Quebec federalism: Wikis

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From Wikipedia, the free encyclopedia

Quebec federalist ideology revolves around the concept of Quebec remaining within Canada, in opposition to the desires of Quebec sovereigntists and proponents of Quebec independence.

Throughout the sovereignty debate Quebec nationalist sentiment has swung in between the federalist and sovereigntist options, with many Quebec nationalists willing to be a part of a Canadian federation with a more decentralized government. In general, anglophones, allophones and aboriginals have never been very supportive of Quebec's secession.

Supporters of independence point to their belief that Quebec is a nation due to its unique history, shared major language and common heritage. Opponents of sovereignty generally believe it to be a dangerous idea due to the political, financial, personal and economic ties between Quebeckers and other Canadians or see it as being unnecessary due to Canada's multicultural and bilingual national character as well as the strong status of the French language and culture in Quebec. Opponents to Québécois nationalism point to the fact that Quebec is just as ethnically diverse as the rest of Canada and therefore is divisible by different ethnic and language groups, or point to the shared Francophone heritage of the ROC (Rest of Canada). Lots of federalists believe that Canada comprises many nations in the cultural and ethnic, non-political sense; and that Quebec can be divided into just as many nations as Ontario or British Columbia.

Aside from the Bloc Québécois, all major federal parties, including the Liberal Party of Canada, the Conservative Party of Canada, the New Democratic Party and the Green Party of Canada support maintaining the status quo with Quebec remaining part of Canada.

The far left tends to be divided on this issue: the Socialist Caucus of the New Democratic Party supports Quebec's independence, while the Communist Party of Canada (Marxist-Leninist) and the Communist Party of Canada support Canadian federalism.

Contents

Ideological branches

While the usual denomination for all followers is simply federalist, two main branches can be sketched out.

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Quebec nationalism

Federalist Quebec nationalists defend the concept of Quebec remaining within Canada, while pursuing greater autonomy and national recognition for Quebec within the Canadian federation. The Union Nationale under Maurice Duplessis (1930s to 1950s) was nationalist without explicitly calling for independence, prior to the arrival of Daniel Johnson, Sr. as leader. The Parti libéral du Québec was a major party of federalist nationalism throughout the Lesage and Bourassa eras (1960s to 1990s). However, since the failures of the Meech Lake and Charlottetown accords, and the 1995 Quebec referendum on independence, the party has no defining plan for official national recognition. Notable followers of this ideology are Robert Bourassa, Jean Lesage and Brian Mulroney.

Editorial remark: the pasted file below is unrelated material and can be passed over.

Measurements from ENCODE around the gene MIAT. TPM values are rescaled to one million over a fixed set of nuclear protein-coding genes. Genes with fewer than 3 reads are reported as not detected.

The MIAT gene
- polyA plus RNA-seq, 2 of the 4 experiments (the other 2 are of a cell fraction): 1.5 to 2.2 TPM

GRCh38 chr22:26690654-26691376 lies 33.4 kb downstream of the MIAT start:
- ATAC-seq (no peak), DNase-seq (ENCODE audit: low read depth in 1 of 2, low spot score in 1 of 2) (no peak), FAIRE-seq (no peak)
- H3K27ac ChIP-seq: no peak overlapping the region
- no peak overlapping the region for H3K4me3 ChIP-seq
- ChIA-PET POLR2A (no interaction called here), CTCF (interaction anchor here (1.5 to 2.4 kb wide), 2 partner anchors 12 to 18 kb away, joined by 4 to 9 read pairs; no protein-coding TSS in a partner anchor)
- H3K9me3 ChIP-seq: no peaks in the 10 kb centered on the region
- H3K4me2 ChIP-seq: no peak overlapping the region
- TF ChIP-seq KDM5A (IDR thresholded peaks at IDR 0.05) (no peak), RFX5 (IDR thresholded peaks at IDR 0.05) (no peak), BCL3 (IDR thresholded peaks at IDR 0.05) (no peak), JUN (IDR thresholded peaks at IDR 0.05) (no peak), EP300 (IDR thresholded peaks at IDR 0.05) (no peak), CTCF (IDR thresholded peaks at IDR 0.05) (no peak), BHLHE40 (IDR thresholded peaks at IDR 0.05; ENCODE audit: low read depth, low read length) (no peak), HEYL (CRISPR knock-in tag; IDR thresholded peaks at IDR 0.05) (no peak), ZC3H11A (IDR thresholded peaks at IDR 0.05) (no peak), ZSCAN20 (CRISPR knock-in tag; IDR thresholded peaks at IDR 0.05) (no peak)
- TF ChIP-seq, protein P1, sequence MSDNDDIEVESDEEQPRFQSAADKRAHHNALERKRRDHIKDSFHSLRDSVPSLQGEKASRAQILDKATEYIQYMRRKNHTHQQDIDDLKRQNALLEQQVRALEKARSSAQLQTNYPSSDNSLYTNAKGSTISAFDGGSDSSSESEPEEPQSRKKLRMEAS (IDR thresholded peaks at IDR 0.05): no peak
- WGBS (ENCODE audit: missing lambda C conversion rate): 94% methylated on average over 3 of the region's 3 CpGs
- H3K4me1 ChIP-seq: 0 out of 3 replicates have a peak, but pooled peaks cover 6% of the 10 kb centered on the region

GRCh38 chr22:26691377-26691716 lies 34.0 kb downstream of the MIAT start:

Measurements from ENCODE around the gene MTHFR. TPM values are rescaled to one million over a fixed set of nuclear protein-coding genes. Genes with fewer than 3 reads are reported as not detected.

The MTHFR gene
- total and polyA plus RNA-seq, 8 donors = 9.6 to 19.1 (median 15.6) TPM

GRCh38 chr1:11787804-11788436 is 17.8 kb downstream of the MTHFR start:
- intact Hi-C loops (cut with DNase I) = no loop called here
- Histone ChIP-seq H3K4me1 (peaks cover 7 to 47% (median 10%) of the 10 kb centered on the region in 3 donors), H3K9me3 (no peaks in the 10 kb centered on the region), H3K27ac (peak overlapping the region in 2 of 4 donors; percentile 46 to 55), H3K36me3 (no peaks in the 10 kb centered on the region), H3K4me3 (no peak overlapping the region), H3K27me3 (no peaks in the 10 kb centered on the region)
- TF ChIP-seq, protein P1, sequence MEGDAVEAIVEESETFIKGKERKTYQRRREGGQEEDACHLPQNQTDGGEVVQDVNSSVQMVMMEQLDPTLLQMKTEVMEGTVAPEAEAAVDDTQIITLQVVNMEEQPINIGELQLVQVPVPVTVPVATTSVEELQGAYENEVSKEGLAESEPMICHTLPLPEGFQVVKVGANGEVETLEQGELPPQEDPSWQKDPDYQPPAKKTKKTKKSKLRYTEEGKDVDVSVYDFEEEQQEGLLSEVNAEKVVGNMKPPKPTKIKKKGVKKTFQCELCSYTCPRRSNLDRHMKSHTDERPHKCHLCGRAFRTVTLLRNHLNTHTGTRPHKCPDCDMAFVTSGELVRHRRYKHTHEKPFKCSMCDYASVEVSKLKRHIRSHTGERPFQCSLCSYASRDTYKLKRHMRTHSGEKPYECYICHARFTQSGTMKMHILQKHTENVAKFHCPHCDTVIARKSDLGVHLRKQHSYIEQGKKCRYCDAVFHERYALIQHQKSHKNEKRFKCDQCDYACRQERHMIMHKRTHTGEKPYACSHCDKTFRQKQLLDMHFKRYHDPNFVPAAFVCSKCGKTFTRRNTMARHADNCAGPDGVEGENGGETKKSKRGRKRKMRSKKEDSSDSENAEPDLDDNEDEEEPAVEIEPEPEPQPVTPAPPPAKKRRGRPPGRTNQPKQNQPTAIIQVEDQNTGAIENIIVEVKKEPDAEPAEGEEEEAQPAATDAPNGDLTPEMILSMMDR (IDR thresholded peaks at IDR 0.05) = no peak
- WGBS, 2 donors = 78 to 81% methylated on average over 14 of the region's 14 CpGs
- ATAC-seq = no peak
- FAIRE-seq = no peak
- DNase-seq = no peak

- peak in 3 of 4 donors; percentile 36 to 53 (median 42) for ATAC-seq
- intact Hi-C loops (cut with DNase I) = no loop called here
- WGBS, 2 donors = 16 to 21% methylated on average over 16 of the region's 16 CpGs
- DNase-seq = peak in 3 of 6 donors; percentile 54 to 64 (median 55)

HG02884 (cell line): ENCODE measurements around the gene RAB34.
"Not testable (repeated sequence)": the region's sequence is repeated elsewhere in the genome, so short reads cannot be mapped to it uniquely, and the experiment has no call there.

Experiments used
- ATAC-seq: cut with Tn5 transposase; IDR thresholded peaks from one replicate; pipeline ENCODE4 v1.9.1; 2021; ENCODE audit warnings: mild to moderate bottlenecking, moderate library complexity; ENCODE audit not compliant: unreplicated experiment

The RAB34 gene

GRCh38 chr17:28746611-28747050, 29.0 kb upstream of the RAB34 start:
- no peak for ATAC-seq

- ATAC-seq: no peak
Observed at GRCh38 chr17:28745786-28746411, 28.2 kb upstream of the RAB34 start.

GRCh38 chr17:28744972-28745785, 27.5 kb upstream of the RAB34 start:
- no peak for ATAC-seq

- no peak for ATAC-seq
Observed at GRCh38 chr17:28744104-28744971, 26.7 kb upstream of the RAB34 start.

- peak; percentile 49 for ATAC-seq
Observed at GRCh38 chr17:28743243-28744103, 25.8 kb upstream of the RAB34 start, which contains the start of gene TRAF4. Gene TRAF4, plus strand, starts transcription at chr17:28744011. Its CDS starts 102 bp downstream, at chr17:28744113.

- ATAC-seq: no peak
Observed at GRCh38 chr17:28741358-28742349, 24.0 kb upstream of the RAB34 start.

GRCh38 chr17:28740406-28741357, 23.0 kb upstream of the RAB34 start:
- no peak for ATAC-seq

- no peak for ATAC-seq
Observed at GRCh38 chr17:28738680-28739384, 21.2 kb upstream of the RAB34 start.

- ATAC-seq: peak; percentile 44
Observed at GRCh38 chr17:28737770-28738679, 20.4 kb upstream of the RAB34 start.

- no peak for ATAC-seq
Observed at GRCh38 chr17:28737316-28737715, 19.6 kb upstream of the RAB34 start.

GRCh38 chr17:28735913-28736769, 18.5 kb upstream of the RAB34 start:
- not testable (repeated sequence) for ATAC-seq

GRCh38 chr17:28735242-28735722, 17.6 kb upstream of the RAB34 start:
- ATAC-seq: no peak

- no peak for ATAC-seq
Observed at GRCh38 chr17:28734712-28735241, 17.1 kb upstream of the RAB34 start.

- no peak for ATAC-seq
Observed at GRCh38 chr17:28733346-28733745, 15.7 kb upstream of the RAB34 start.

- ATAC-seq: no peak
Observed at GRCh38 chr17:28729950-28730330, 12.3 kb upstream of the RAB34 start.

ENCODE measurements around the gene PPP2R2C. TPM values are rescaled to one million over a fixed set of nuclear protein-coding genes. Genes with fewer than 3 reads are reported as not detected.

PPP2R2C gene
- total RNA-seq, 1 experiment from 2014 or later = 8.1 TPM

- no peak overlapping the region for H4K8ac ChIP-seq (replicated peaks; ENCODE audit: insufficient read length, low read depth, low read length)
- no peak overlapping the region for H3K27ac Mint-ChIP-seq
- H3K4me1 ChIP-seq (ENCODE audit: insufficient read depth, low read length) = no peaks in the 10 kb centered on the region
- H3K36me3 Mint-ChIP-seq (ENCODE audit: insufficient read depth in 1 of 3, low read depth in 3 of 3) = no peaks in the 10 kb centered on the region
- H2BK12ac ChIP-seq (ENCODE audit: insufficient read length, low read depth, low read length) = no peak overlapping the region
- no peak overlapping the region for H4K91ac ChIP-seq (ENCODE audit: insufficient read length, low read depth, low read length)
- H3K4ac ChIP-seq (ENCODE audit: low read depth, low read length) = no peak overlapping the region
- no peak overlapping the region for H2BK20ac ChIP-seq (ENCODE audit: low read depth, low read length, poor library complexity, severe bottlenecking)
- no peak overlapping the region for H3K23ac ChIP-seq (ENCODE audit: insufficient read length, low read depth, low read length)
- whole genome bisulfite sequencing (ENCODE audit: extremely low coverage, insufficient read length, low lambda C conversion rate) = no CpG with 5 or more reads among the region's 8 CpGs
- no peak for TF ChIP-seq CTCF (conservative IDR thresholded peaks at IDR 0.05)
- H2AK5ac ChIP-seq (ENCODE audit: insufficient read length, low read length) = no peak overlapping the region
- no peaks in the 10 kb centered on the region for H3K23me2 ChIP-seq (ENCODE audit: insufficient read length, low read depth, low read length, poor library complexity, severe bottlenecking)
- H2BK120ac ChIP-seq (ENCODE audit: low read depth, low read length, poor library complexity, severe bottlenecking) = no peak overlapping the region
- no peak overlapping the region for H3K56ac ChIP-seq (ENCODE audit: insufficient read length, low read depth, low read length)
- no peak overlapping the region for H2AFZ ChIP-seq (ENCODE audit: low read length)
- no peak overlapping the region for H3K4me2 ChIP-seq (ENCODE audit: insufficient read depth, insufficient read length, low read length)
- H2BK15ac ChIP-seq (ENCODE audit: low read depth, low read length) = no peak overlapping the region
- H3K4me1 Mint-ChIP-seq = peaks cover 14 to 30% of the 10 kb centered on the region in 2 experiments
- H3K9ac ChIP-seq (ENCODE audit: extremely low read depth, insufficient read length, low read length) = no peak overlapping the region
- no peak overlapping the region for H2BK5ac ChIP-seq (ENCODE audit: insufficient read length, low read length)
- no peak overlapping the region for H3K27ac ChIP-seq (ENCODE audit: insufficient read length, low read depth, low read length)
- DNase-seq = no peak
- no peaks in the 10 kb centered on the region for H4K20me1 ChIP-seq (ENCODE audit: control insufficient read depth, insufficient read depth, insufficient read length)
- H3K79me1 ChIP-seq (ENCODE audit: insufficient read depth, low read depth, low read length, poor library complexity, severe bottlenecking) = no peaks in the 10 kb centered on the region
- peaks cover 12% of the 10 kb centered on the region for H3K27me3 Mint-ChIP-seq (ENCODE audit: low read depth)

Recently, the Université de Montréal political philosopher Charles Blattberg has put forward a series of arguments aimed at integrating Québécois nationalism within a renewed Canadian federalism, one that recognizes Canada's multi-national character.[1]

"Status-quo" federalism

"Status-quo" federalists, or "Trudeau federalists" as they are sometimes labelled, defend Quebec remaining within Canada and keeping the status quo regarding the Canadian constitution and policies in areas of shared and exclusive provincial jurisdiction in areas like taxation, health care, and immigration. They defend the Canadian federal government assuming the major role in the democracy, with occasional encroachment on what Quebec governments consider exclusive provincial powers. They refuse all recognition of the province of Quebec as a nation, however some support recognition of the Québécois people as a nation.

Notable Trudeau federalists include Pierre Trudeau and many of the writers for the political magazine Cité Libre.

Not all federalists in Quebec opposed to Quebec nationalism see themselves as being ideologically connected to Pierre Trudeau. Many simply support the concept of Canadian multiculturalism and do not identify with Quebec nationalism. Federalists of this sort come from all across the political spectrum.

Federalist parties

Represented in the National Assembly

  • Action Démocratique du Québec (ADQ) - Although not officially federalist, this formerly sovereigntist party now advocates a "solution" based on Quebec's "autonomy within Canada," sort of a middle ground between continued federalism and the separation of Quebec. While it is not linked to any federal party, most ADQ members and the ADQ leader Mario Dumont support the ideologically similar Conservative Party of Canada.

See also

Notes and references

In-line:
  1. ^ (English) Charles Blattberg (2003). Shall We Dance? A Patriotic Politics for Canada. Montreal: McGill-Queen's University Press. ISBN 0-7735-2547-5.  
    (French) Charles Blattberg (2004). Et si nous dansions? Pour une politique du bien commun au Canada. Montréal: Les Presses de l'Université de Montréal. ISBN 2-7606-1948-6.  

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